In his most extensive remarks on the Chinese ‘spy balloon’ incident, US President Joe Biden said on Thursday he expects to speak with China’s president, Xi Jinping.
“We are not looking for a new cold war,” Biden said.
The US president’s remarks come amid a Financial Times report that the Pentagon’s top China official Michael Chase arrived in Taiwan on Friday. Beijing views the self-ruled island as a breakaway province and refers to it as the most important and sensitive issue in its ties with Washington.
Biden did not say when he would speak with Xi, but said the United States was continuing to engage diplomatically with China on the issue.
“I expect to be speaking with President Xi. I hope we are going to get to the bottom of this, but I make no apologies for taking down that balloon,” Biden said in response to complaints from Beijing.
After the speech, Biden told NBC News: “I think the last thing that Xi wants is to fundamentally rip the relationship with the United States and with me.”
China has maintained that the object, shot down by a US fighter jet early this month, was a weather balloon and slammed the Biden Administration for ‘overreacting’. But Washington says it clearly was a surveillance balloon with a massive undercarriage containing electronics.
A US official, speaking on condition of anonymity, told Reuters on Wednesday that the downed Chinese balloon had a trajectory that would have taken it over Guam and Hawaii. It was blown off course by prevailing winds, the official said.
Biden said the US intelligence community was still trying to learn more about the three other unidentified objects that were shot down after the Chinese balloon.
“We don’t yet know exactly what these three objects were, but nothing right now suggests they were related to the Chinese spy balloon programme or they were surveillance vehicles from any other country,” Biden said.
The intelligence community believes the objects were “most likely balloons tied to private companies, recreation or research institutions,” Biden said.
Biden said they might have been spotted due to radar that was enhanced in response to the Chinese balloon.
“That’s why I’ve directed my team to come back to me with sharper rules for how we will deal with these unidentified objects moving forward, distinguishing between those that are likely to pose safety and security risks that necessitate action and those that do not,” he said.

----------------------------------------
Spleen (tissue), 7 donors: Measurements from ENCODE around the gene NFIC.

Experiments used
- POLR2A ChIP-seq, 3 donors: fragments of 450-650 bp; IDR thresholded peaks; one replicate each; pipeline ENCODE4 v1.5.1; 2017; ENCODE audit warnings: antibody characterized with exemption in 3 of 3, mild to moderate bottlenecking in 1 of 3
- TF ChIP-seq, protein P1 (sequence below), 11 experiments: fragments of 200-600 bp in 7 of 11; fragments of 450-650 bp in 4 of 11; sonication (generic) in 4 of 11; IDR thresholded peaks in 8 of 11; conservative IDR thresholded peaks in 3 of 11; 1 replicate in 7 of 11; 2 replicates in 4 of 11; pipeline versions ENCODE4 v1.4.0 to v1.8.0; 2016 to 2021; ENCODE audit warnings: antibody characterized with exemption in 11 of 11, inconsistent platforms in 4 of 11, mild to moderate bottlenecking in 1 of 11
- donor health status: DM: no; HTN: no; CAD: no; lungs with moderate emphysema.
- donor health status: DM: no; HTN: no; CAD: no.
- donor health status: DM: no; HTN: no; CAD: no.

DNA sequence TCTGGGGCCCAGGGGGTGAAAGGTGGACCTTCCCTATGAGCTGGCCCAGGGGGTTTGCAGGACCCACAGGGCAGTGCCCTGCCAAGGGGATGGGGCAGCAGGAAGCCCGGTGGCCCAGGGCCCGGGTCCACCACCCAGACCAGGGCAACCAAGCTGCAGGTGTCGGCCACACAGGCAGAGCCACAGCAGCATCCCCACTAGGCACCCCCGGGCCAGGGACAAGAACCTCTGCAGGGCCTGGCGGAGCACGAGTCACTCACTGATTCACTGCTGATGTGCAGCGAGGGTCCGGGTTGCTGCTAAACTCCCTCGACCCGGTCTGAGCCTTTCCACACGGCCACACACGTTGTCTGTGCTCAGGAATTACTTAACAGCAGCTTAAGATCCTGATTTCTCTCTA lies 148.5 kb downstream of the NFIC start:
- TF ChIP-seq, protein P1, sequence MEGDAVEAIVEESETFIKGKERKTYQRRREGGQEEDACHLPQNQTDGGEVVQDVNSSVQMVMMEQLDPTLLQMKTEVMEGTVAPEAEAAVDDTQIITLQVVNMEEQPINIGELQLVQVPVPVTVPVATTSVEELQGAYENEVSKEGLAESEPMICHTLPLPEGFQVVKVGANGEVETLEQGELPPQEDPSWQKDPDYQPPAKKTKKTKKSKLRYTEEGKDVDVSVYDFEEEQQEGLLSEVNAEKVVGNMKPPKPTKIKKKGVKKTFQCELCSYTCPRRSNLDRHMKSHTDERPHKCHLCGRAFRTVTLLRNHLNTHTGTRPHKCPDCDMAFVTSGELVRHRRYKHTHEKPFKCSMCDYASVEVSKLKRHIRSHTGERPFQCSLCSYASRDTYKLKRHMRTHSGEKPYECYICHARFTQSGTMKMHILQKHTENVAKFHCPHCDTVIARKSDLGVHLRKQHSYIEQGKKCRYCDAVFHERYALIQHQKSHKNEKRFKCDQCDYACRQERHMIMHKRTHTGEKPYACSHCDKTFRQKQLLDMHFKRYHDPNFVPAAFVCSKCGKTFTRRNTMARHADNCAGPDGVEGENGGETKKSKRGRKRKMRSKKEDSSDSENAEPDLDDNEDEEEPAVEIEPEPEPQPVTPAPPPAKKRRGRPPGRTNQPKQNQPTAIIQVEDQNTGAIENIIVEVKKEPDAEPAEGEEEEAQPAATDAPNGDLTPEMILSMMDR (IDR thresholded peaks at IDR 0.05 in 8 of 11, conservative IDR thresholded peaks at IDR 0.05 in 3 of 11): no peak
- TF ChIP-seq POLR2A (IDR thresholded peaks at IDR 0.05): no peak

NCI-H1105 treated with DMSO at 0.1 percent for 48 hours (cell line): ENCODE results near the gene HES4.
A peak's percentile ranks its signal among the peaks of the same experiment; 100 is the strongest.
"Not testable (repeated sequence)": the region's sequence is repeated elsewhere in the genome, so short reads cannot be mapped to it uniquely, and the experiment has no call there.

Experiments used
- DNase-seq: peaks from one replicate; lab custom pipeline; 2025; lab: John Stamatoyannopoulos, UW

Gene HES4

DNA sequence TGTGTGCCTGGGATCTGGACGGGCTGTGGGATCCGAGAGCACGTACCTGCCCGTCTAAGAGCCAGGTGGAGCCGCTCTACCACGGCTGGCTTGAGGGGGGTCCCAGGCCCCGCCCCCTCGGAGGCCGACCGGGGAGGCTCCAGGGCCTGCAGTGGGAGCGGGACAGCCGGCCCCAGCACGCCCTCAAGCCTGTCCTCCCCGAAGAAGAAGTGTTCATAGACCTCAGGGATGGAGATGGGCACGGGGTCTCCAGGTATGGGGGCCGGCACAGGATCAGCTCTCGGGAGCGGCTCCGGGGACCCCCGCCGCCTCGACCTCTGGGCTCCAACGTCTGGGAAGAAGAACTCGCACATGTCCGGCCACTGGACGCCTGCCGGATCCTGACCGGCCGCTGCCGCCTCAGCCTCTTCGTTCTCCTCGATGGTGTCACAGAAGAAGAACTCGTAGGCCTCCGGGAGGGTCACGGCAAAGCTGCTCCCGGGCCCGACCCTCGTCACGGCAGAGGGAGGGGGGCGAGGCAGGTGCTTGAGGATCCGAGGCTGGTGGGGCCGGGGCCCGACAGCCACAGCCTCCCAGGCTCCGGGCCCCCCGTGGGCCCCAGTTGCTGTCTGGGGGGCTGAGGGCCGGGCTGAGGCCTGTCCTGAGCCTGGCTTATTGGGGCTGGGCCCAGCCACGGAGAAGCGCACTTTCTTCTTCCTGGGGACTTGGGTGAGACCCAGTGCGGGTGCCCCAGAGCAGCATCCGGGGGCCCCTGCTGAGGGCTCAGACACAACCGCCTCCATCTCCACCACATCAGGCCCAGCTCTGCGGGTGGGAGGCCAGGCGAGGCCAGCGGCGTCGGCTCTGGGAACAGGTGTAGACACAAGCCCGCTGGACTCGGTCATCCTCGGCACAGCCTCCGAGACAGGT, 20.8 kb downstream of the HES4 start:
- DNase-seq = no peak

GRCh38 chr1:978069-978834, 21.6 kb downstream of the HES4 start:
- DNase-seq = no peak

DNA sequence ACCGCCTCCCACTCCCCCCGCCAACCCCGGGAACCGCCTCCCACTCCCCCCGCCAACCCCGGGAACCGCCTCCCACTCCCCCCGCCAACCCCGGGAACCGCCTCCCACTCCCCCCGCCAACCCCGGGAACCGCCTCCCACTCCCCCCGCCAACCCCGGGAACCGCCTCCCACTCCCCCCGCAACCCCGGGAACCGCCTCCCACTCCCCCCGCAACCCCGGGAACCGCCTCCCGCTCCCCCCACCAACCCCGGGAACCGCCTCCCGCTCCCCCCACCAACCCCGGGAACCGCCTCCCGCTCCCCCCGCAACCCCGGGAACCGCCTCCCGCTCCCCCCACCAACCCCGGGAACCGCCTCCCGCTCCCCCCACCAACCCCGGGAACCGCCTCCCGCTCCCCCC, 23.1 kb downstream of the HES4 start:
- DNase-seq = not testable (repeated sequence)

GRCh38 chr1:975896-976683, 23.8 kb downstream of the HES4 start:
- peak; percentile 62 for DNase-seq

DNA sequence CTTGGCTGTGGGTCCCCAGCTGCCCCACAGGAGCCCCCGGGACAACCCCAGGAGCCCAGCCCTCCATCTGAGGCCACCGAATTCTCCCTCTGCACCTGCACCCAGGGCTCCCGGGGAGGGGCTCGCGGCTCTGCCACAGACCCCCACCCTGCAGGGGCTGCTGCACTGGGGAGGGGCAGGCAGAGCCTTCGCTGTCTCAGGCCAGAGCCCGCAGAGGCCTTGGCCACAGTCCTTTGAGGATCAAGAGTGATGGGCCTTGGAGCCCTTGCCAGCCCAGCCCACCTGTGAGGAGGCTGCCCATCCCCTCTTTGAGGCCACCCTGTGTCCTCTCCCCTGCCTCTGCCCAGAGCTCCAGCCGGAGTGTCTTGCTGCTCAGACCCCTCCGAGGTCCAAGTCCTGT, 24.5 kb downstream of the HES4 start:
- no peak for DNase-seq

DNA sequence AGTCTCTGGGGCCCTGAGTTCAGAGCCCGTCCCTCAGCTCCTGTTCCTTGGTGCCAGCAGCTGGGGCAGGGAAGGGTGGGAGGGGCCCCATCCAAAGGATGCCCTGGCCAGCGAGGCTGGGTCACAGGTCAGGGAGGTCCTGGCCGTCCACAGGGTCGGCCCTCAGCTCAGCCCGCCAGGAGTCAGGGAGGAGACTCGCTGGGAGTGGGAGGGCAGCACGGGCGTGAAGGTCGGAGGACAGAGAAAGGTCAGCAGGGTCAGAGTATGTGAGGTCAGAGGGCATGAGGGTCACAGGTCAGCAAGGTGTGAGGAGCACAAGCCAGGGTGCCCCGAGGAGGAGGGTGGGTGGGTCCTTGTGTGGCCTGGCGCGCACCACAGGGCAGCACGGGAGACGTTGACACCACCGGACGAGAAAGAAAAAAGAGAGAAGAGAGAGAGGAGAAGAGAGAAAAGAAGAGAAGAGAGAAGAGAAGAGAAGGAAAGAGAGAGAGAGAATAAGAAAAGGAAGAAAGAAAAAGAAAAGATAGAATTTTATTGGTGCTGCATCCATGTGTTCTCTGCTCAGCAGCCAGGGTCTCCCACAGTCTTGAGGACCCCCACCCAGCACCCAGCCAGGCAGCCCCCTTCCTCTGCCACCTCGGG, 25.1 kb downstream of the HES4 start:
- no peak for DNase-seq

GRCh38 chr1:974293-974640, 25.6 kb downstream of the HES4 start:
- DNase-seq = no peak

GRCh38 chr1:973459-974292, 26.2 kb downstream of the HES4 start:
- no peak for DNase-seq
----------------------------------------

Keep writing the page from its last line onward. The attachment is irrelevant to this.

Biden said the results of the administration’s review of how to deal with unidentified objects going forward would be classified and shared with relevant members of Congress. “These parameters will remain classified so we don’t give a road map to our enemies to try to evade our defences,” he said.
Asked in advance about Biden’s remarks, a Chinese foreign ministry spokesman on Thursday once again said the balloon’s flight into US airspace was an “isolated” incident.
The balloon was “a test for the US side’s capability to properly manage crisis and sincerity about stabilising relations with China,” foreign ministry spokesman Wang Wenbin told reporters at a regular briefing.
“The US needs to stop stressing the importance of communication and dialogue while fuelling tensions and escalating the crisis,” he said.
The US needs to “avoid misunderstanding and miscalculation, and bring China-US relations back to the track of sound and steady development,” he added.
Wenbin also doubled down on China’s claims that the US had “illegally” flown high-altitude balloons over China’s airspace. “The US should also give an explanation for eavesdropping on and stealing secrets from countries around the world,” he said.
Answering a separate question, Wenbin said a US Senate resolution condemning the Chinese balloon was “purely meant to score political points and dramatise the situation.”
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